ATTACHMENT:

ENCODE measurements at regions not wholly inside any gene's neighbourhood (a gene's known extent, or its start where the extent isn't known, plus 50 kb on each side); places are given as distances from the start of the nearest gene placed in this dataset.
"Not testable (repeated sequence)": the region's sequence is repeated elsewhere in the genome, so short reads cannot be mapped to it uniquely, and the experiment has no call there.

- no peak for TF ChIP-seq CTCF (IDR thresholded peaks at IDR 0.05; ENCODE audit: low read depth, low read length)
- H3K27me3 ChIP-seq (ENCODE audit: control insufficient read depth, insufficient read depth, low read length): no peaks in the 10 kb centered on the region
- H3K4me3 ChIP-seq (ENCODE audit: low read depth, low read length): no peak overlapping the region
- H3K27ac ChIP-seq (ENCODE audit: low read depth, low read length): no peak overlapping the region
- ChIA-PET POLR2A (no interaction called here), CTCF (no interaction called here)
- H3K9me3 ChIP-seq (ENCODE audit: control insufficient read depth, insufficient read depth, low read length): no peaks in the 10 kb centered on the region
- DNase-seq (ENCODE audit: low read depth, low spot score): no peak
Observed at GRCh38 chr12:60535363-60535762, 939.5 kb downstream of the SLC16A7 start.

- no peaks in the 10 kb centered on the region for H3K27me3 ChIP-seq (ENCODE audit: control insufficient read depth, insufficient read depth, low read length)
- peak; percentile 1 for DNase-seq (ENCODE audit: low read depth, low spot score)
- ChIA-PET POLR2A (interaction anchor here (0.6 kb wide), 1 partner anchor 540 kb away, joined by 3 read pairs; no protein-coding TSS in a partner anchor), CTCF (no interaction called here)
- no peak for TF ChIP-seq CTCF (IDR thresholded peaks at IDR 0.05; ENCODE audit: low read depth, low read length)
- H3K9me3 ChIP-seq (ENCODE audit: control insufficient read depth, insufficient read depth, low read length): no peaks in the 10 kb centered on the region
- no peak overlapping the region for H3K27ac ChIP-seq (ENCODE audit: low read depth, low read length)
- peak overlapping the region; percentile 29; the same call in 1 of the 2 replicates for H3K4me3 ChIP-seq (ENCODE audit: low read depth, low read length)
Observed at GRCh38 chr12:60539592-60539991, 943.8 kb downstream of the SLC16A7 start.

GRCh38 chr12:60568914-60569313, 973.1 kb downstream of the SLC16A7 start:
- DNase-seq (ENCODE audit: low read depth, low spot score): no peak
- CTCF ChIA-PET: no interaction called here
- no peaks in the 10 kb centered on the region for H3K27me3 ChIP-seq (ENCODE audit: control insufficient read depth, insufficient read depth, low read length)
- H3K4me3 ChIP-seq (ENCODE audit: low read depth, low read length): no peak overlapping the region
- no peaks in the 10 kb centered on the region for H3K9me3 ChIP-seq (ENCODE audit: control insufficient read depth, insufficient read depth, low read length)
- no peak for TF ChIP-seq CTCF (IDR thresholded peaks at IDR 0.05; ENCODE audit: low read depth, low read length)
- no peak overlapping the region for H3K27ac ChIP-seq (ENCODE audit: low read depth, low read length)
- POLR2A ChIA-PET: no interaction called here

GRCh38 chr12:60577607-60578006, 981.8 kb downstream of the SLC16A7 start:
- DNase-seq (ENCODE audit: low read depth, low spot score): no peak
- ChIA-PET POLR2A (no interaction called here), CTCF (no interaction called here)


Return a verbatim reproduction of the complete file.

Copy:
ENCODE measurements at regions not wholly inside any gene's neighbourhood (a gene's known extent, or its start where the extent isn't known, plus 50 kb on each side); places are given as distances from the start of the nearest gene placed in this dataset.
"Not testable (repeated sequence)": the region's sequence is repeated elsewhere in the genome, so short reads cannot be mapped to it uniquely, and the experiment has no call there.

- no peak for TF ChIP-seq CTCF (IDR thresholded peaks at IDR 0.05; ENCODE audit: low read depth, low read length)
- H3K27me3 ChIP-seq (ENCODE audit: control insufficient read depth, insufficient read depth, low read length): no peaks in the 10 kb centered on the region
- H3K4me3 ChIP-seq (ENCODE audit: low read depth, low read length): no peak overlapping the region
- H3K27ac ChIP-seq (ENCODE audit: low read depth, low read length): no peak overlapping the region
- ChIA-PET POLR2A (no interaction called here), CTCF (no interaction called here)
- H3K9me3 ChIP-seq (ENCODE audit: control insufficient read depth, insufficient read depth, low read length): no peaks in the 10 kb centered on the region
- DNase-seq (ENCODE audit: low read depth, low spot score): no peak
Observed at GRCh38 chr12:60535363-60535762, 939.5 kb downstream of the SLC16A7 start.

- no peaks in the 10 kb centered on the region for H3K27me3 ChIP-seq (ENCODE audit: control insufficient read depth, insufficient read depth, low read length)
- peak; percentile 1 for DNase-seq (ENCODE audit: low read depth, low spot score)
- ChIA-PET POLR2A (interaction anchor here (0.6 kb wide), 1 partner anchor 540 kb away, joined by 3 read pairs; no protein-coding TSS in a partner anchor), CTCF (no interaction called here)
- no peak for TF ChIP-seq CTCF (IDR thresholded peaks at IDR 0.05; ENCODE audit: low read depth, low read length)
- H3K9me3 ChIP-seq (ENCODE audit: control insufficient read depth, insufficient read depth, low read length): no peaks in the 10 kb centered on the region
- no peak overlapping the region for H3K27ac ChIP-seq (ENCODE audit: low read depth, low read length)
- peak overlapping the region; percentile 29; the same call in 1 of the 2 replicates for H3K4me3 ChIP-seq (ENCODE audit: low read depth, low read length)
Observed at GRCh38 chr12:60539592-60539991, 943.8 kb downstream of the SLC16A7 start.

GRCh38 chr12:60568914-60569313, 973.1 kb downstream of the SLC16A7 start:
- DNase-seq (ENCODE audit: low read depth, low spot score): no peak
- CTCF ChIA-PET: no interaction called here
- no peaks in the 10 kb centered on the region for H3K27me3 ChIP-seq (ENCODE audit: control insufficient read depth, insufficient read depth, low read length)
- H3K4me3 ChIP-seq (ENCODE audit: low read depth, low read length): no peak overlapping the region
- no peaks in the 10 kb centered on the region for H3K9me3 ChIP-seq (ENCODE audit: control insufficient read depth, insufficient read depth, low read length)
- no peak for TF ChIP-seq CTCF (IDR thresholded peaks at IDR 0.05; ENCODE audit: low read depth, low read length)
- no peak overlapping the region for H3K27ac ChIP-seq (ENCODE audit: low read depth, low read length)
- POLR2A ChIA-PET: no interaction called here

GRCh38 chr12:60577607-60578006, 981.8 kb downstream of the SLC16A7 start:
- DNase-seq (ENCODE audit: low read depth, low spot score): no peak
- ChIA-PET POLR2A (no interaction called here), CTCF (no interaction called here)